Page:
Winding up the Bush wars and dominating airspace, however, is fast becoming cold comfort. Self-congratulation on the Libyan campaign has given way to the realization that the new country is a mosaic of militia factions showered by oil. More pertinently, the aerial blueprint to topple Gaddafi did not care to inspect the minutiae of the dictator's hold on power. Without their benefactor and employer in Tripoli, thousands of armed Tuareg militiamen had nothing better to do than wander back over several sandy borders to their homeland in northern Mali, whereupon they started a new fight in January last year. Northern Mali, it is best remembered, is one of Africa's poorest and least productive areas.

The crisis that began with the Tuaregs' pronouncement of secession has since ripened into an almighty war of many dimensions. And, as a result, there is no denying that the French are wise to be fearful over a spreading conflict epidemic. The main jihadist player in the rebel camp, al Qaeda in the Islamic Maghreb (AQIM), has carried out operations in neighbouring Mauritania and Niger, the principal supply source for the uranium used in France's nuclear reactors, which are in turn responsible for 80 percent of the country's electricity.

Perhaps worst of all, this putative threat to Saharan stability, and to warm and lit homes in the Loire, could not be mounted by a more unappealing rabble. AQIM, and its allies and schisms, appear to be a mixture of gnarled terrorists and so-called gangster-jihadists, whose earnings come from taking Western hostages and funnelling cocaine to Europe's leisure classes, and whose manifestation take the form of brute armed force, sharia law, mutilation of thieves, and desecration of Timbuktu's shrines.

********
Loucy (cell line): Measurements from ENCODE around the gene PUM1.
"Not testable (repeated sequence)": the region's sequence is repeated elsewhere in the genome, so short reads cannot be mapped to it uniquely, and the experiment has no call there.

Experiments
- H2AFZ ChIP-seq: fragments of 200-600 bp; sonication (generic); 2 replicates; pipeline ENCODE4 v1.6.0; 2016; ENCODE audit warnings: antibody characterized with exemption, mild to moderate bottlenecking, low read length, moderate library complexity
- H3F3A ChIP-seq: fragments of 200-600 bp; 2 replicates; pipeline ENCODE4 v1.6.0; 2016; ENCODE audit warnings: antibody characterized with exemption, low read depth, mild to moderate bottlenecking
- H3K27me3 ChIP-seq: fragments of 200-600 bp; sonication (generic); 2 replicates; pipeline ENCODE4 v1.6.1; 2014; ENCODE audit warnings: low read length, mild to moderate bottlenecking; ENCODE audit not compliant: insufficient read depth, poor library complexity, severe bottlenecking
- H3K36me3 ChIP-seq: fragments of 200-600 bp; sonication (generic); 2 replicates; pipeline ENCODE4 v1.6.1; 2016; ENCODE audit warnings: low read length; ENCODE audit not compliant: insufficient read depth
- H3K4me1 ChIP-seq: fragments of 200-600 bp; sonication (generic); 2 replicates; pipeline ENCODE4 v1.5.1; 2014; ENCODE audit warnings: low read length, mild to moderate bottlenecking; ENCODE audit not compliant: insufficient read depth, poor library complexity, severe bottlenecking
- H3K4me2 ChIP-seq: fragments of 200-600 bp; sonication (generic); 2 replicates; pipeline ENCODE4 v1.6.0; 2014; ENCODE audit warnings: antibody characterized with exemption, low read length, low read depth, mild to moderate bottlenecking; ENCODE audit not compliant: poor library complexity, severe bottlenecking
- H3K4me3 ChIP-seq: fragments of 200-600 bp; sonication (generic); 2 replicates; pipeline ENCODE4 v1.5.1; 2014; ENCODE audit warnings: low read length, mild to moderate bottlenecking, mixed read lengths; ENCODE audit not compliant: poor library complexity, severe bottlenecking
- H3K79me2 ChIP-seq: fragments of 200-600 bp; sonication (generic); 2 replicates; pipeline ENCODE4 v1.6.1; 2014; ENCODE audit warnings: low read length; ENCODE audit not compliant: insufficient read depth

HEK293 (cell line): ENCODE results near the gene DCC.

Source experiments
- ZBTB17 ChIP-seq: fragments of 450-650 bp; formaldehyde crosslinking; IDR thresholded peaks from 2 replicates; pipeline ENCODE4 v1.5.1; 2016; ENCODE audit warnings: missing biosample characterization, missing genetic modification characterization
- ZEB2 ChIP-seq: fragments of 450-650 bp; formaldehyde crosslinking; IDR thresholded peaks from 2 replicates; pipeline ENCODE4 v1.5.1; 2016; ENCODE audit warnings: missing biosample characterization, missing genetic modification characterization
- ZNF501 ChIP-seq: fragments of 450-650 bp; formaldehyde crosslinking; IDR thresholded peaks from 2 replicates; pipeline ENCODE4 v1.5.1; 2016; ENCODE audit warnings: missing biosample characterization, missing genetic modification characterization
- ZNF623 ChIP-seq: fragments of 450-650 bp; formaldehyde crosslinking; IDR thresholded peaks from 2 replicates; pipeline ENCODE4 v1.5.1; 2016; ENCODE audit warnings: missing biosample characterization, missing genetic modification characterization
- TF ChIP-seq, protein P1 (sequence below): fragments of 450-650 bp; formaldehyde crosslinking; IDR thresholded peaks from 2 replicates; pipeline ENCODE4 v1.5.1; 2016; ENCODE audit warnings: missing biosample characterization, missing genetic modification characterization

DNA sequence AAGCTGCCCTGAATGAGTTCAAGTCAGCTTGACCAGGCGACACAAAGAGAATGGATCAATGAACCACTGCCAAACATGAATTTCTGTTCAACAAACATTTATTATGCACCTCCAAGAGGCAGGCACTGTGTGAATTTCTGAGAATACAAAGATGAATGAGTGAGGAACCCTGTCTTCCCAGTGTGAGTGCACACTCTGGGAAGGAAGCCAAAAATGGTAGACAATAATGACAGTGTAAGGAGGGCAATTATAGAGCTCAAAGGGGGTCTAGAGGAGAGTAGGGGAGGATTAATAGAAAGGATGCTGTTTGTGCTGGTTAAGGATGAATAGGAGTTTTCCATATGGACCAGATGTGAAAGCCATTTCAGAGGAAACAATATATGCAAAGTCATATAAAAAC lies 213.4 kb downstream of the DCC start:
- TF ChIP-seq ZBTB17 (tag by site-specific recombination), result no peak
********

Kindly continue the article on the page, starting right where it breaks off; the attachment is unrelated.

The red line of security has accordingly been drawn, and cat-and-mouse battle can now ensue across northern Mali. Neighbouring states and France's NATO partners, including Britain and the United States, are also ready to contribute their military assets under the framework of a UN Security Council resolution on Mali agreed last October. But control of the skies and sophisticated forays by special forces into enemy encampments will not mend the political disarray in Bamako. It will not stop the pan-regional, post-Arab Spring leakage of arms and drugs and radical ideas across North Africa, in which government, military and rebels have all had a hand in Mali. Nor will it do anything to bring prosperity to the Tuaregs, or reconciliation between castes and classes nursing millennial grudges.

A wandering and preaching force of zealots is possibly no match for the high-tech kinetics of a Western army. But in a maze of political grudges, full of unsung young men and unmarked borders, there is always the likelihood of finding a new corner to hatch the Salafist master-plan and wait for the noises overhead to die down.